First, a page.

The end of the album decided to give peace to this journey through ‘As the Crow Flies’, giving smooth electronic effects and echoed vocals in ‘Silver Wings’, and making of this experience a rather nourishing one. It’s just amazing what an album can bring to our hearts and minds, leave alone the capacity of this band to adapt themselves to any context or style they like, giving away to their audience creations so unique as a snowflake. Creativity, a concept so underrated nowadays (…).
I sincerely didn’t know what to think of this EP after getting too addicted to the other three. It was for a time a sort of “ugly duckling”, the unplugged bit of the whole set. I usually love acoustic stuff from loud bands, but I was trapped too firmly on the grasp of the other three elements.
My love for Earth came from an unlikely source. I have a friend that is superfunny and possibly one of my best friends but he’s very strict (i.e. mamón) with music, film and art in general. Last December, I lent him my copy of The Alchemy Index and every time he came by on his car, the EP was playing. It was in Mexico City, mid december. Christmas shoppers, families in minivans, traffic everywhere. So we listened to them a lot. I knew all other three by heart.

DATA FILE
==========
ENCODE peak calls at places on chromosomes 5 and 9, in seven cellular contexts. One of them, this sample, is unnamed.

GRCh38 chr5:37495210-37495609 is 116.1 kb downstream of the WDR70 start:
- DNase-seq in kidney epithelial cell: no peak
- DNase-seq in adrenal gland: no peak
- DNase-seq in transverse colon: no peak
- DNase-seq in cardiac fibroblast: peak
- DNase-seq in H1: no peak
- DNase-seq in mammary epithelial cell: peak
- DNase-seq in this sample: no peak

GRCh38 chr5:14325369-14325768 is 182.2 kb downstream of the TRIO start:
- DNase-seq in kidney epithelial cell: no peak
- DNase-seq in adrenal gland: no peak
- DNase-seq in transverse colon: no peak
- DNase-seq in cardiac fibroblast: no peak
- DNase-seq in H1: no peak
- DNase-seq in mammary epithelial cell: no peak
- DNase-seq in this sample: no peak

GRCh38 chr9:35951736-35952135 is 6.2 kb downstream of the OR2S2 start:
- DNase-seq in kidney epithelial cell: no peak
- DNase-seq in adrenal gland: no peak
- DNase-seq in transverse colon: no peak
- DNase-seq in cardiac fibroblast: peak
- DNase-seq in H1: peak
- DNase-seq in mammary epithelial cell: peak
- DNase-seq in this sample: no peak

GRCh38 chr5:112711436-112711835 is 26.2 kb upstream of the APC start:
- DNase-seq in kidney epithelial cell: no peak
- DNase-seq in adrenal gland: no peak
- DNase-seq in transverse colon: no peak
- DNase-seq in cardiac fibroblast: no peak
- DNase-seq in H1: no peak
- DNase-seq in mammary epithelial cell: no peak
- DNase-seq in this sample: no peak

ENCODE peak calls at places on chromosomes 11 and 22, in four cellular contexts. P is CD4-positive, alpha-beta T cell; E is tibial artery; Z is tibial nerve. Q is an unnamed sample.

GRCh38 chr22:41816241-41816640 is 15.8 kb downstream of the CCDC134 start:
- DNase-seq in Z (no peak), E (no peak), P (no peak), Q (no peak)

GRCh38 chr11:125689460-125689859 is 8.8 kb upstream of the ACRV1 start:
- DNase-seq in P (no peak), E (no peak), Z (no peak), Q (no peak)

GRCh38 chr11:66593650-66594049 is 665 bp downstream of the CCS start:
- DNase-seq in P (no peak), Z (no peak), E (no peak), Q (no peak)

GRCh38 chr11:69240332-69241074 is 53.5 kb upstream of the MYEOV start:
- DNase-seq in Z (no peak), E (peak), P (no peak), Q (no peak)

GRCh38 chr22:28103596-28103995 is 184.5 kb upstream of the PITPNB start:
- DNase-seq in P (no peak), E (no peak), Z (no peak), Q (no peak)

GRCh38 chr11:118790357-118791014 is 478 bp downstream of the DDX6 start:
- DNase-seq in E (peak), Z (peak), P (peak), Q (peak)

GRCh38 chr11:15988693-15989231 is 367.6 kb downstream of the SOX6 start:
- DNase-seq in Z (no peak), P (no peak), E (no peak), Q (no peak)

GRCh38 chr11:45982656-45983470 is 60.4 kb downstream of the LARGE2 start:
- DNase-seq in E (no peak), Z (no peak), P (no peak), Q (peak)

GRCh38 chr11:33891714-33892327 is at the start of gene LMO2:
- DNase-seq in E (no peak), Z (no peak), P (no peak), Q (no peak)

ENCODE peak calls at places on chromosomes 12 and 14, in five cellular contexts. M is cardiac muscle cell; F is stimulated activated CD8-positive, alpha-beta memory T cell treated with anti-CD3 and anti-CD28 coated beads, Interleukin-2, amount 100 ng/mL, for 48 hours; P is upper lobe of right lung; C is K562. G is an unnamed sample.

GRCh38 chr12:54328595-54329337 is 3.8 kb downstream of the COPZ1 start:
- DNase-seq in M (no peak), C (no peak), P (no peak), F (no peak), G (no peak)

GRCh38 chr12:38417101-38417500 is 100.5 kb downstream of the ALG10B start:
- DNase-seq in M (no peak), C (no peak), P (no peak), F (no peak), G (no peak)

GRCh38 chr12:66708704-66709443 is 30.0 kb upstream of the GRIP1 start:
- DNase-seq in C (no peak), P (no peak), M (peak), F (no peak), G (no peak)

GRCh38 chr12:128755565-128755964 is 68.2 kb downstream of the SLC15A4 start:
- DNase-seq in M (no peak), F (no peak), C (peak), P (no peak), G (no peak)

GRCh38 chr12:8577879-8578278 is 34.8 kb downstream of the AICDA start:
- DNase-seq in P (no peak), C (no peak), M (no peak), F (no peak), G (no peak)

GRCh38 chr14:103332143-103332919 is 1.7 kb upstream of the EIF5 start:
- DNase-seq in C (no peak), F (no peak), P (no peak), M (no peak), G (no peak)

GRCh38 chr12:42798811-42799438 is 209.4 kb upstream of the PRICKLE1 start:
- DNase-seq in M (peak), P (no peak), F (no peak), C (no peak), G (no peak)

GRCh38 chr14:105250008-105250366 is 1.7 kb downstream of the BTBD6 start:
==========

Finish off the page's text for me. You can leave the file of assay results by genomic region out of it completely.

Just like the Grinch, my heart grew up and warmed up to Earth. The dry, straight lyrical work is simply wonderful. “I don’t know the first thing about love”, croons Dustin Kenrue in ‘Moving mountains’.
After several sightings of cars sporting reindeer ears and noses (swear this is true) and conversations about several themes (long gone friends, life, uncertainties), it hit me: this is Thrice at its most honest. No studio shenanigans, no effects. Acoustic purity showing the naked souls of four musicians. The slow jazzy ‘Digging my grave’ is a “hug your loved ones’ sort of affair, the gloomy piano by Teppei Teranishi in ‘The Lion and the Wolf’, the almost-rock of ‘Come all you weary’ (and its religious undertones) and the solemn ‘Child of dust’. They all are gems waiting to be heard. Love the cover of Frodus‘ ‘The Earth isn’t humming’.
Earth shows how Thrice do write with their heart on their sleeves, emotions seeping through and falling into the bits of paper where their wonderful music is written.